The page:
RSS: Try It, You’ll Like It
RSS (Rich Site Syndication, or Really Simple Syndication) is changing the way people receive and manage information. This technology has been around for several years and is increasingly being adopted by mainstream internet users. More than likely, this includes people you serve at your library or information center. If you have yet to jump on the RSS bandwagon yourself, read on.
RSS saves you the hassle of having to visit your favorite blogs and websites one by one to check for updates. With RSS, the updates come to you. You can access news feeds from all of your favorite sources through a single access point.
Once you have an account, look for any of these symbols:
on the web sites you frequent. If you are running a newer version of Internet Explorer or Mozilla Firefox, the symbol will appear on the right side of the address bar. Try it with Dragonfly!
If you don’t see the symbol in your address bar, you will find it at the bottom left of Dragonfly’s navigation bar:
Click on the symbol. In newer versions of web browsers, you will see a menu of subscription options. Select the RSS reader you chose in the first step, enter your username and password if asked, and you’re subscribed!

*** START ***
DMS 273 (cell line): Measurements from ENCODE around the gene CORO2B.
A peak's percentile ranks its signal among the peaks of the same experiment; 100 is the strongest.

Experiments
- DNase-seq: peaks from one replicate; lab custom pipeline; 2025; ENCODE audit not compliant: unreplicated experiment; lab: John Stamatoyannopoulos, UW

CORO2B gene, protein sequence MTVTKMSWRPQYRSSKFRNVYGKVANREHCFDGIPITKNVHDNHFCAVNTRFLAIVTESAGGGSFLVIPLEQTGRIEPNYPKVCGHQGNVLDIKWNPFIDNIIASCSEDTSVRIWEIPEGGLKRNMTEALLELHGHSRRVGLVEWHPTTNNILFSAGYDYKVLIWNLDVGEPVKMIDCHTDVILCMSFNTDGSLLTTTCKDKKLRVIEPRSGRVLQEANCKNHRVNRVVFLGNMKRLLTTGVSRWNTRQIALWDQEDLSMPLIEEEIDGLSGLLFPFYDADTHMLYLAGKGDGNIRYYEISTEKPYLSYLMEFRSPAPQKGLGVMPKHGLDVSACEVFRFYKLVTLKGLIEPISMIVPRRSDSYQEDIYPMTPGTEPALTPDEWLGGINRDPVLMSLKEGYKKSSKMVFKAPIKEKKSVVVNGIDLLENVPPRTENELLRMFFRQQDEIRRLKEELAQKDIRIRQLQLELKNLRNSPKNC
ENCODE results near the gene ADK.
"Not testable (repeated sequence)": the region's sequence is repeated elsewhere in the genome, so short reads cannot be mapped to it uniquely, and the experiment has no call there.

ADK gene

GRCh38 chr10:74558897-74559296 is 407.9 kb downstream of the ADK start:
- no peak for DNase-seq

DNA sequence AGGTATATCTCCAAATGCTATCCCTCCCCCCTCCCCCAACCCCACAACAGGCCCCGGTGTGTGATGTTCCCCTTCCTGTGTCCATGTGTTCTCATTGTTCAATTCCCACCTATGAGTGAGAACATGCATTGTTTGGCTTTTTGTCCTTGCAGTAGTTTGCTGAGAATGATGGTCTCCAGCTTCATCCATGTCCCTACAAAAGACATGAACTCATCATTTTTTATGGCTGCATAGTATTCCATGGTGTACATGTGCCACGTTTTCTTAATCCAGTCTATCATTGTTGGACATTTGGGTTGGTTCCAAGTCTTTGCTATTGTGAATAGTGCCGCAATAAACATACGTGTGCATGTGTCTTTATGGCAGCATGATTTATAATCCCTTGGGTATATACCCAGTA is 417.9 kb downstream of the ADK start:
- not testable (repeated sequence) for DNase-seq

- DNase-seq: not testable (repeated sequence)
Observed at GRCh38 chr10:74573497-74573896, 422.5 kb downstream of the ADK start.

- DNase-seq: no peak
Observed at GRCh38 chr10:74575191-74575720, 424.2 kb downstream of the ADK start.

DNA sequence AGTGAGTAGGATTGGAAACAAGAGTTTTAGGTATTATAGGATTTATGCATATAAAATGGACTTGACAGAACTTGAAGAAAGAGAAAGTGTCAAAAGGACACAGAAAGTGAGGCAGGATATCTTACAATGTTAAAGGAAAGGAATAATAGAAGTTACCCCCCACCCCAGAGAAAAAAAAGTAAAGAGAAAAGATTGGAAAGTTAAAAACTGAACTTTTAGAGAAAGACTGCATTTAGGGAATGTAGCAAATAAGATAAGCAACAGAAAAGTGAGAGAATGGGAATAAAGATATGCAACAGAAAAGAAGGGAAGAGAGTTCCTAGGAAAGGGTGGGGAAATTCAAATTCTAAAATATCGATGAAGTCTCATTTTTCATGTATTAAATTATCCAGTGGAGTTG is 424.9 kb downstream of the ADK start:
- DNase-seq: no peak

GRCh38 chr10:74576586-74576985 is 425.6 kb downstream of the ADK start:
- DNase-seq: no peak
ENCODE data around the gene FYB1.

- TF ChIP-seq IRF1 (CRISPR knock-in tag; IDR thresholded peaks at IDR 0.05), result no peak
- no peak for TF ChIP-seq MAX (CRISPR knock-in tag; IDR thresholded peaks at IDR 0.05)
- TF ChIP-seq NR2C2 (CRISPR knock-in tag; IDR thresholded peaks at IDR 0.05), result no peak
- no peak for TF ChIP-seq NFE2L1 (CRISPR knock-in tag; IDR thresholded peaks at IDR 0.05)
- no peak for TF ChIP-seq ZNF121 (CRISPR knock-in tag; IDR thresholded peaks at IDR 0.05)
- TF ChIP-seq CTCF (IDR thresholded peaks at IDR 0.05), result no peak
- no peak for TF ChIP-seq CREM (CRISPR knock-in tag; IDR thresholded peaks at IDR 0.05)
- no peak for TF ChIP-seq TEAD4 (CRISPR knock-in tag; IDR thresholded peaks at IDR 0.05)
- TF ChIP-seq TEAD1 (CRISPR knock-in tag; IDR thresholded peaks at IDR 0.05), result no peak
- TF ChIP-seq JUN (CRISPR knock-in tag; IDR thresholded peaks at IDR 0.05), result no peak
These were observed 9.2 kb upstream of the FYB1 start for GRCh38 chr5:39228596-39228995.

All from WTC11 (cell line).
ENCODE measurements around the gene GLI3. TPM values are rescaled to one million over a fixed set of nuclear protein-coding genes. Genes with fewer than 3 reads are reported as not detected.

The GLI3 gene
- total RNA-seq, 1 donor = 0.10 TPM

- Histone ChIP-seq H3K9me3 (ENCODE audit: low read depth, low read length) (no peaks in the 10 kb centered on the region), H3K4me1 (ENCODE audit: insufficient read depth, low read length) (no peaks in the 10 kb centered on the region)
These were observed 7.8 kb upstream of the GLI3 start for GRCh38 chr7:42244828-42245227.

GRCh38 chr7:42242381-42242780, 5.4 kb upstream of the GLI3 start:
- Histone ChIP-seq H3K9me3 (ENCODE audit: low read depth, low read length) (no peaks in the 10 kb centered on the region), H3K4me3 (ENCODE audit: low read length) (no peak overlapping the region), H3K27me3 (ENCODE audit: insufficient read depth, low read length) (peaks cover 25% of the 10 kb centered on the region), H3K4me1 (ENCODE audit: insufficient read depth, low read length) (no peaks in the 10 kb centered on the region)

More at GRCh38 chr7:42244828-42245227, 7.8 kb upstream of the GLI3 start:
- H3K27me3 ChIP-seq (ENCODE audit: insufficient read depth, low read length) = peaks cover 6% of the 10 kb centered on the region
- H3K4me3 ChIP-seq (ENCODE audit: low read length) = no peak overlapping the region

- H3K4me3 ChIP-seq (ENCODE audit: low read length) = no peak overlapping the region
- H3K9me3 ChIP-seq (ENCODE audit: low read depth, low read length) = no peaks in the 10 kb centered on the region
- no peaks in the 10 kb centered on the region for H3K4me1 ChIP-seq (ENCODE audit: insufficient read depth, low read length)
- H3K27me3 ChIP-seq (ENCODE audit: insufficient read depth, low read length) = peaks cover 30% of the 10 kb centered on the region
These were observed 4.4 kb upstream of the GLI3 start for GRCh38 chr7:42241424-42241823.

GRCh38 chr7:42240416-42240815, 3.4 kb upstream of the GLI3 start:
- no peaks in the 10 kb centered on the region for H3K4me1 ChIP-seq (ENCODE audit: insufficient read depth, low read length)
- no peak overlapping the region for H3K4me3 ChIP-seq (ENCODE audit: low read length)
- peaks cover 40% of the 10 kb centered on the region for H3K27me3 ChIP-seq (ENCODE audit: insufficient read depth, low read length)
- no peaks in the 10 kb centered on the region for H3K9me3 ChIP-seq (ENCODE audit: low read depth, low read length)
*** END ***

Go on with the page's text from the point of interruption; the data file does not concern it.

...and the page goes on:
If you don’t see subscription options (or if you see code that is difficult to read) copy that page’s entire address from the address bar. Go to your RSS reader and find an “Add Subscription” option. Paste the address directly into your reader.
Once you’ve added several subscriptions, visit your reader periodically to see what’s new.
Here are some of the questions I’m frequently asked by people who are new to RSS:
I don’t read that many blogs. Why would I need RSS?
RSS is not just for blogs. Feeds are also available for journal tables of contents, PubMed searches, podcasts, photo sharing sites, social bookmarking sites, and more. You can even subscribe to MEDLIB-L as a news feed.
Isn’t this just another password to remember / something else I’ll have to find time to do?
Think of it as a way to streamline what you’re already doing to continually educate yourself about developments in your field. Don’t feel like you’re doing enough? With an RSS reader, you can quickly scan any number of information sources at a single glance. Read, save, and share items that are of interest to you, and ignore the rest! No guilt!
Couldn’t I accomplish the same thing with e-mail alerts?
It’s true; many sites that offer RSS news feeds also offer e-mail alerts. Personally, I find it useful to separate news items and professional reading, which I can tackle as time permits, from e-mail messages requiring my personal attention. Using an RSS reader for news reduces clutter in my inbox and makes it less likely that I will overlook a time-sensitive message.
I encourage you to give RSS a try. Let me know how it’s working for you! Comments on this post are welcome.
Coming next week: Thoughts on talking to health professionals, students, faculty, staff, and the public about the benefits of RSS.